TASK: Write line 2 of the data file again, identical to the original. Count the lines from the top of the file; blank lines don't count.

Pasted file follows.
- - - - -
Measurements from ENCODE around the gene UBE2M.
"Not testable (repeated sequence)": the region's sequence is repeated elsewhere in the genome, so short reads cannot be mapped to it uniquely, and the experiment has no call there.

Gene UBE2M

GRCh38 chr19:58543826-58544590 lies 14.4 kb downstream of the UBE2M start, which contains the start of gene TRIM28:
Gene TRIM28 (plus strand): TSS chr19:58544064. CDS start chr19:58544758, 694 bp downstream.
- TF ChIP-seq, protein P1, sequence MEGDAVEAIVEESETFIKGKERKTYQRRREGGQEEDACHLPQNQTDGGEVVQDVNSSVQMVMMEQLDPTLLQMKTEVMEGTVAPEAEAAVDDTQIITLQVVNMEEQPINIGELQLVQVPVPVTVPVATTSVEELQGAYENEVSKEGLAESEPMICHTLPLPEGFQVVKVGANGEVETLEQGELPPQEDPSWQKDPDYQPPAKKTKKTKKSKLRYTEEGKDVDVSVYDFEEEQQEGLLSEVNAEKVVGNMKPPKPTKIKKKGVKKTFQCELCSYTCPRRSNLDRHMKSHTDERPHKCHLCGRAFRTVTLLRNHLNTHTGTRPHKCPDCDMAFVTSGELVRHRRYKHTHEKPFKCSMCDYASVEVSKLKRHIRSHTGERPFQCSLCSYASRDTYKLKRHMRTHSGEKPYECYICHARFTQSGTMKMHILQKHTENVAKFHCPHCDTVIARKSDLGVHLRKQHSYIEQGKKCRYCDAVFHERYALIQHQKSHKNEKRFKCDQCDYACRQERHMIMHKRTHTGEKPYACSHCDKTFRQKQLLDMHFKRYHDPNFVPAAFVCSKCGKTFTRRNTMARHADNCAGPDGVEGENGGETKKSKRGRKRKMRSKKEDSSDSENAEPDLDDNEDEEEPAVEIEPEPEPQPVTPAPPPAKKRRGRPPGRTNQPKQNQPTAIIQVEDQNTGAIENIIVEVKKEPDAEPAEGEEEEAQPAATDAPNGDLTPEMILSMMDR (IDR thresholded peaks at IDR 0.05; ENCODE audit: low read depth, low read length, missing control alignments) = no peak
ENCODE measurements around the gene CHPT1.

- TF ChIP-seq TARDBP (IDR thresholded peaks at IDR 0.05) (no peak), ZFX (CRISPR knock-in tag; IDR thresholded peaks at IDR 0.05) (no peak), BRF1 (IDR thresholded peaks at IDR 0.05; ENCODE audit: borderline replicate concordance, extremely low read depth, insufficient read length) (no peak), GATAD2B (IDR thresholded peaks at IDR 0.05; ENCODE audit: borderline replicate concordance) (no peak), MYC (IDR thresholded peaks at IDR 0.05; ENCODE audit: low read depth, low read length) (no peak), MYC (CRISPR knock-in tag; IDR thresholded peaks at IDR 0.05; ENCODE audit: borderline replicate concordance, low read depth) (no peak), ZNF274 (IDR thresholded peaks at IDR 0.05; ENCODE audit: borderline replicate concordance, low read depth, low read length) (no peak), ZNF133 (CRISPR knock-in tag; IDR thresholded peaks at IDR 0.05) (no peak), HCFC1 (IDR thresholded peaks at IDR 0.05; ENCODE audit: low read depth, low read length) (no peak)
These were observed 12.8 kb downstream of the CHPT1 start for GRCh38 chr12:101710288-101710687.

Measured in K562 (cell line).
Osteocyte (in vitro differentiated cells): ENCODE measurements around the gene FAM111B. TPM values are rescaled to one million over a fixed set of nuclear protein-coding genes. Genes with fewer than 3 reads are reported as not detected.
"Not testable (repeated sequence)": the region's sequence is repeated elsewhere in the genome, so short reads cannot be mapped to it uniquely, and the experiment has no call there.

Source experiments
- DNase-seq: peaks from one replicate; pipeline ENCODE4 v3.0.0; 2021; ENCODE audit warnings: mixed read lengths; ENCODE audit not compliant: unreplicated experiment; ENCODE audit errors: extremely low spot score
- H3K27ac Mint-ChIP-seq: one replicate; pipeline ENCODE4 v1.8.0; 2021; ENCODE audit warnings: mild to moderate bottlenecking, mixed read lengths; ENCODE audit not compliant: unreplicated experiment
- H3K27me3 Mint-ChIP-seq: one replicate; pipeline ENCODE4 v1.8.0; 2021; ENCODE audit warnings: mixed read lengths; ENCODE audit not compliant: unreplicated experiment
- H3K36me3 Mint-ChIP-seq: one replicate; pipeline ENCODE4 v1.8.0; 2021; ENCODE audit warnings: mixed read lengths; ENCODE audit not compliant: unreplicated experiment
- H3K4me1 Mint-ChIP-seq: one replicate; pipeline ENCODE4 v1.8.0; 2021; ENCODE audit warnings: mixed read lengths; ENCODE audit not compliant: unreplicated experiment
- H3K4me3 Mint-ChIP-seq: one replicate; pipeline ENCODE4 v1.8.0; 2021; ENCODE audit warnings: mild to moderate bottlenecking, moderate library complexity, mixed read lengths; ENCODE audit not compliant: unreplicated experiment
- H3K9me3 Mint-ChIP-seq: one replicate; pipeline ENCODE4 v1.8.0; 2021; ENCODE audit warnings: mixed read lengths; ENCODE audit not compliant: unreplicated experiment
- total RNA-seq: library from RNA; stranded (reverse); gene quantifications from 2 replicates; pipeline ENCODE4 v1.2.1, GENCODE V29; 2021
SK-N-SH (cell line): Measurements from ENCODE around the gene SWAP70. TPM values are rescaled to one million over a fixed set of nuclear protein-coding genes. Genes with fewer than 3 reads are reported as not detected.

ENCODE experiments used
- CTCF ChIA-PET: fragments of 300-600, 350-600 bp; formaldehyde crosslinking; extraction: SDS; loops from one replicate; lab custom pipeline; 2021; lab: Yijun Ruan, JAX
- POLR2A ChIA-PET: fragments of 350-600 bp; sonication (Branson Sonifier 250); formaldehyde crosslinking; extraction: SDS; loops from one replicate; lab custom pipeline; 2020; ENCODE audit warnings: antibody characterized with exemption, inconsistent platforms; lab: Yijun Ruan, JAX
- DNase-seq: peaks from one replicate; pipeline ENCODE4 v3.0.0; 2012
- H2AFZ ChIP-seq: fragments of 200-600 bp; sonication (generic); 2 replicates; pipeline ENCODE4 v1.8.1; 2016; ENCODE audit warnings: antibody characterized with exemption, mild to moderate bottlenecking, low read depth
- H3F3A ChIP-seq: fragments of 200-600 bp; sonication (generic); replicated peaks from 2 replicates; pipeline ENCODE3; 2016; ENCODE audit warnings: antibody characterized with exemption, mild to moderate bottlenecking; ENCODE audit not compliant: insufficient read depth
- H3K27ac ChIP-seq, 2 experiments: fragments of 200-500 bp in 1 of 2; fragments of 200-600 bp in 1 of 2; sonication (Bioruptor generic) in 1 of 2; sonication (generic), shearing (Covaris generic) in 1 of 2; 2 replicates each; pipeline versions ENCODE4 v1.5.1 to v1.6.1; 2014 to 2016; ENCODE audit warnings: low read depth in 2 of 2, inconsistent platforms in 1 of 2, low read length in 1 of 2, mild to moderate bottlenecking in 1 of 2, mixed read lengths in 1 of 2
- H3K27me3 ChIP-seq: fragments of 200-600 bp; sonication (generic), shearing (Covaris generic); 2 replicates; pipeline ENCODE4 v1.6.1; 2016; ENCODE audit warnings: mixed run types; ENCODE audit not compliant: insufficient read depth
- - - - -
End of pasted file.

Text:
"Not testable (repeated sequence)": the region's sequence is repeated elsewhere in the genome, so short reads cannot be mapped to it uniquely, and the experiment has no call there.